Dr. Brenda Fitzgerald resigns in disgrace as reports claim she traded in big tobacco stocks shortly after being confirmed to the CDC’s top position
When Dr. Brenda Fitzgerald took over as the head of the CDC on July 7th of last year, she agreed to work toward limiting the exposure and influence of tobacco across the country. Then shortly after being confirmed, she purchased stocks in several big tobacco companies, according to documents obtained by POLITICO. While she claims that the purchases were made without her knowledge, it sent enough shockwaves through the agency to require her immediate resignation.
This latest development has only exacerbated the already tenuous relationship between the vaping community and federal health agencies in America. The stock trades in question were happening at the same time the CDC and FDA were holding steady in their denial of the significant value of vaping as a smoking cessation tool. This has many vaping conspiracy theorists feeling extremely vindicated, but regardless of motives, what does this change mean for the future of the vaping industry?
Conflict Of Interest
Looking into the POLITICO report, Dr. Fitzgerald purchased the stocks in August and September of 2017, including shares with one of the largest tobacco companies in the world, Japan Tobacco. In addition to that, she has made stock purchases totaling tens of thousands of dollars in just four months after being confirmed. The POLITICO documents, obtained thanks to the Freedom of Information Act, show that all of her shares had been sold by the end of October, but the damage was already done.
Dr. Fitzgerald claims these purchases were made without her knowledge and that as soon as she discovered them out she ordered they be sold, but it wasn’t enough to save her job. While it’s still unclear whether or not she actually committed any crimes, at the very least she was complacent in the massive conflict of interest. Not only that, but other similar shady business practices were reported. It was also shown that she made investments in pharmaceutical companies, totaling over $15,000. Even accepting a million-dollar contribution from Coca-Cola to supposedly help fund a childhood obesity program.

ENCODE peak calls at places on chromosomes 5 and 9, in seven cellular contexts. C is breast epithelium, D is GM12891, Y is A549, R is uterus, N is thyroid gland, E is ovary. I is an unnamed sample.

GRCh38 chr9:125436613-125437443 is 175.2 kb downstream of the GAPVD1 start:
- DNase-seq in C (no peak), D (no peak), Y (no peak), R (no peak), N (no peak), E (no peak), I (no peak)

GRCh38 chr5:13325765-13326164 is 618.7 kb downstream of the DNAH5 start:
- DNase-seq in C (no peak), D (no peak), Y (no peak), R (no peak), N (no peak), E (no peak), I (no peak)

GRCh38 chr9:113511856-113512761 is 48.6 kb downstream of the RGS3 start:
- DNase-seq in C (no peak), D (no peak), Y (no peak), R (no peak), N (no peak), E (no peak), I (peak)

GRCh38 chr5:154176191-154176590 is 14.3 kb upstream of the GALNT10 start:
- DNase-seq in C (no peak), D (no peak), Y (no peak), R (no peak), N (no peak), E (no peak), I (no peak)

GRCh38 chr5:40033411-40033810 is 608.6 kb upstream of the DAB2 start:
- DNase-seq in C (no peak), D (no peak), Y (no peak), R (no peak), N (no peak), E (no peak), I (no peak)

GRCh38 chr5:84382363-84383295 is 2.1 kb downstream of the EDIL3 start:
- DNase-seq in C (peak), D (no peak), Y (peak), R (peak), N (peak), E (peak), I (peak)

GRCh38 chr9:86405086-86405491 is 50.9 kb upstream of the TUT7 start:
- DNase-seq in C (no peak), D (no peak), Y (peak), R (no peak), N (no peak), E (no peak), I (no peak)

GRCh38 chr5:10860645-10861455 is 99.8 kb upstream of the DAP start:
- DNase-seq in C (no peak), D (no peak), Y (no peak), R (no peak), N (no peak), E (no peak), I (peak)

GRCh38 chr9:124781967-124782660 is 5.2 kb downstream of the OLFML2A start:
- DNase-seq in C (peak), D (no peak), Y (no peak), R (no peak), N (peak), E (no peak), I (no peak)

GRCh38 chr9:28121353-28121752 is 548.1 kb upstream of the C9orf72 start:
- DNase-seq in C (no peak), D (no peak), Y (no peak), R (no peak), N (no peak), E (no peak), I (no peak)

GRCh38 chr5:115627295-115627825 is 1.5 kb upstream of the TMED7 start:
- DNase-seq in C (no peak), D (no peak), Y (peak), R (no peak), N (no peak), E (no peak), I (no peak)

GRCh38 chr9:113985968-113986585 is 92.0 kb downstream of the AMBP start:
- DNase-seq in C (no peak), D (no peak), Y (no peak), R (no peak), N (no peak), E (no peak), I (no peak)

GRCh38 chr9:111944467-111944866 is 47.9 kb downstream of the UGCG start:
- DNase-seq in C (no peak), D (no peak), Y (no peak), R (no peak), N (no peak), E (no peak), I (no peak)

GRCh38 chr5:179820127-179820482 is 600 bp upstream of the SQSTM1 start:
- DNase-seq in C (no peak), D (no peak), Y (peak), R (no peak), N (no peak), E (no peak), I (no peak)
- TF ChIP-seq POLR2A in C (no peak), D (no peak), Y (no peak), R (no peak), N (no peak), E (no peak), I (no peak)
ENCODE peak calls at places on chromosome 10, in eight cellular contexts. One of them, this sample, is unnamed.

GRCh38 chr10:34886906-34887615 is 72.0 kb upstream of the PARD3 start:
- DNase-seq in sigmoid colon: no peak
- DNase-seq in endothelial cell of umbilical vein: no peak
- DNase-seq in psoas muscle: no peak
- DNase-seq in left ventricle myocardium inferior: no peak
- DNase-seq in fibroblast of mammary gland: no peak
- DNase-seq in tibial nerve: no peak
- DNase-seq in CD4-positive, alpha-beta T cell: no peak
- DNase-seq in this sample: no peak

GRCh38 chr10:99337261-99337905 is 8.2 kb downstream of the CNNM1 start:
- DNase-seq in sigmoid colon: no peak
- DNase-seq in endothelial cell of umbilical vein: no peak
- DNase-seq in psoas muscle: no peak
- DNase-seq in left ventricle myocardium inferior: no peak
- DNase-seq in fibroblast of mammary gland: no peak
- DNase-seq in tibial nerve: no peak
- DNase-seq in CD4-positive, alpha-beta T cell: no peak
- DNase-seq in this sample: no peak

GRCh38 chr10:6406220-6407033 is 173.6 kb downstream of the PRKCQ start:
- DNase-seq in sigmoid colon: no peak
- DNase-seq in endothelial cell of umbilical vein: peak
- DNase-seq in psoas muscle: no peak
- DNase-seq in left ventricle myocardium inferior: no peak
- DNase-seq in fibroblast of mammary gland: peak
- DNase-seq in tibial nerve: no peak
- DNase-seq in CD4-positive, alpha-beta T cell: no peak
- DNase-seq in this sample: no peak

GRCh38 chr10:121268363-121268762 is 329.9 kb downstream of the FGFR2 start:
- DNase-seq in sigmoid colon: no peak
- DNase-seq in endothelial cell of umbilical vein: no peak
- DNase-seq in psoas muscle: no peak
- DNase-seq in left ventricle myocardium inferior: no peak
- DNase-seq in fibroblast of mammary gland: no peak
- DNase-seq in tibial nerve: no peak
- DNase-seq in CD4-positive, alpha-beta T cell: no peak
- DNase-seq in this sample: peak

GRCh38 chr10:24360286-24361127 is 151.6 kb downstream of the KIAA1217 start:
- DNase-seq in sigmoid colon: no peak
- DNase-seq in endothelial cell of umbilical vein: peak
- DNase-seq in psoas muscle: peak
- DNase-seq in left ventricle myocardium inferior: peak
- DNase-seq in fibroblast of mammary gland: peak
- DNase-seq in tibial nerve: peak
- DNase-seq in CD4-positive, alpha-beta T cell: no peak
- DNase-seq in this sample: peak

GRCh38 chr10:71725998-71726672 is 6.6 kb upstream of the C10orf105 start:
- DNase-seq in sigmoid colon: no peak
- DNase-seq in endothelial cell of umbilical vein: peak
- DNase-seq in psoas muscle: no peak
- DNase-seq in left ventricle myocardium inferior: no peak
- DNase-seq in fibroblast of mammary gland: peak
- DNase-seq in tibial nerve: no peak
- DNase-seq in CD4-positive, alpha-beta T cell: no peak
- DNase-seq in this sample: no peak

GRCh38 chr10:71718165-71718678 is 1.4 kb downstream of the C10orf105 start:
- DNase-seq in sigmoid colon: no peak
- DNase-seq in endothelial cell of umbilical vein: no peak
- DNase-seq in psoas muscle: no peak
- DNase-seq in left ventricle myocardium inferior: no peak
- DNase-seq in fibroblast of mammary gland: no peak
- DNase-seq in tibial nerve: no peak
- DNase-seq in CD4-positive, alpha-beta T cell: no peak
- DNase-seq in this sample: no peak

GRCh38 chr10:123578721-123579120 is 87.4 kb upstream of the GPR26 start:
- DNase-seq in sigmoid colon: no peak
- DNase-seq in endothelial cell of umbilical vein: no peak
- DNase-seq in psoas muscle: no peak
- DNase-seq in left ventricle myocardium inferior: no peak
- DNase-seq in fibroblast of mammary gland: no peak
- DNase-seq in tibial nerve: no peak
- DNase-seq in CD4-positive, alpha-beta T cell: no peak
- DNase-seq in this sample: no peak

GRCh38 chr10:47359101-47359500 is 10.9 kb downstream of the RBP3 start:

History With Tobacco
It shouldn’t come as too much of a surprise that Dr. Fitzgerald took advantage of her position like she appears to have. Her past should have set off some radars; it wasn’t even the first time she was invested in tobacco companies, all the while publicly claiming they’re a huge public health issue. According to the documents, she’s owned stock in at least five other big tobacco companies, Altria Group, British American Tobacco, Imperial Brands, Philip Morris, and Reynolds American. All of this at the same time she worked as a public health official in the state of Georgia, actively campaigning against the spread of tobacco.
The President of the Campaign for Tobacco-Free Kids, Matthew Myers, blasted Dr. Fitzgerald for her conflict of interest after these latest developments. “It sends two messages, both of which are deeply disturbing. First, it undermines the credibility of a public official when they argue that tobacco is the No. 1 preventable cause of disease. Second, and perhaps even worse, it indicates a public official is willing to put their personal profit above the ethics of investing in a company whose products cause so much harm.”
Stories like this make it even harder for the vaping public to trust health officials. A vocal portion of the community actively believes that agencies like the CDC and FDA are primarily concerned with placing harsh regulations on vaping that will only serve to further equate smoking and vaping in the public eye. Even if these grave concerns are ultimately proven false, the decisions made by Dr. Fitzgerald will still have driven both sides of the vaping debate further apart. Worse yet, work done by diligent and trustworthy researchers across the globe will now face further scrutiny thanks to the greedy choices of one trusted physician.
Do you think Dr. Fitzgerald was genuinely unaware of the tobacco company stocks? If so, do you think that she deserved to keep her job? How can we resolve the tension between the vapers who are skeptical of public health agencies and the doctors who dismiss vaping as merely an alternative form of nicotine intake? Let us know what you think in the comments.